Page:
Hey, do you have any posts or opinions (and if I know you at all, you definitely have opinions! :)) about eating habits? Both of my kids' grandmothers like to tell me I'm starving my children. My rule is if you're playing at the table or throwing food, you get one warning, and then you're done. Mealtime should not be a time that people (meaning me) dread every single day. Some days we do well and some days not so well, but my children know the rules. And we try very hard to be consistent. Boy, do we try! What's your take on mealtime?Well, I've never posted about it before, but I have been thinking I wanted to write a series about my philosophy on discipline and parenting, and this is as good a place to start as any!
The short answer is
I believe that kids will live up to whatever is expected of them.
Please note that that may or may not be the same thing as what you say you expect of them. For example, if you tell your teenager that he had better not miss curfew again, but in your heart you figure he'll miss it because he has so often before, then I believe he'll miss it. Because he knew that you expected him to anyway, so why bother to try. On the other hand, I have seen impeccable behavior from very small children because they knew what was expected and they simply did it. (Apparently I was one of those children--my parents tell the story of a time when I was not yet 2, and they were at a social function being held outdoors at a park. Apparently I had done something inappropriate, so my father stood me on a storm drain cover for a time-out and told me I needed to stay there for a few minutes until he came to get me. Everyone else at the party looked at him in shock: how could he expect that of such a small child?! But I stayed until he came back for me.)
And so I repeat, it's not just about obedience, it's about genuine expectations. It's about what you truly believe your child can and will do. Kids have a remarkable way of living up to precisely what we expect of them.
In regard to the specifics of mealtimes...
Obviously it's still important to teach our children, and personally I think that a rule establishing food for eating (not for throwing or playing) is entirely rational, logical, and fair. I add to that rule that if someone leaves his chair (other than to get a drink or run to the potty or that sort of thing) then he is done. I don't care if he is still hungry, I don't care if he had food left on his plate, he needs to stay at the table until he's done. (So, Becky, apparently I have one-upped you in the 'mean mom' contest, and you can let your mother and mother-in-law know that you're terribly laid back compared to some people you know. ☺ ) I believe in being gentle with children, but I do not believe in letting them run the house. Mom's needs are a valid consideration in the equation, and I've never met a child who starved from eating only half a meal.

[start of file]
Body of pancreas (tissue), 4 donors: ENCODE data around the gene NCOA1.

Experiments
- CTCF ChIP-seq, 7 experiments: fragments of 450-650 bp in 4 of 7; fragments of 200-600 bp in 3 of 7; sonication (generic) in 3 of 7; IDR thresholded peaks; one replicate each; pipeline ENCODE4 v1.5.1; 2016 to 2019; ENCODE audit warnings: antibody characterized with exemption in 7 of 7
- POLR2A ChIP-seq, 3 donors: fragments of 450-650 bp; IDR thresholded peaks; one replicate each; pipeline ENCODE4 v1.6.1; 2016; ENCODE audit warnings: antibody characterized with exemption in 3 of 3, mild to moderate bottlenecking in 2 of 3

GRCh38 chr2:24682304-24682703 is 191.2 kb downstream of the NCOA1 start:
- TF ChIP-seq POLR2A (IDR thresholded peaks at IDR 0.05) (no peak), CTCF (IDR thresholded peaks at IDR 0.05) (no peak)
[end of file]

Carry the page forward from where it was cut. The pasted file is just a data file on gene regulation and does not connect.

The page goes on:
I should add that we do have a few foods that are allowed for snacking almost any time. When a child gets himself booted from the table and subsequently complains of hunger, I do let him eat something...not during dinner time of course, but a little while later, when he's had a chance to feel hungry and develop a little motivation to follow the rule next time.
Incidentally, I understand that my kids may not love every food I prepare. They are required to taste something before they are allowed to have an opinion, but once they have a validly-formed opinion I will respect it and not make them eat something they don't like. I am not willing to be a short order cook, but when Wolf doesn't like sweet and sour chicken then I don't mind if he makes a peanut butter sandwich. Applesauce and yogurt are always available, and "peanut butter spoons" (a spoonful of peanut butter) are very popular with my boys. As before, I'm not forcing them to starve, and I don't force them to eat something they don't like, but they do need to respect the notion of standard mealtimes, and eating with the family.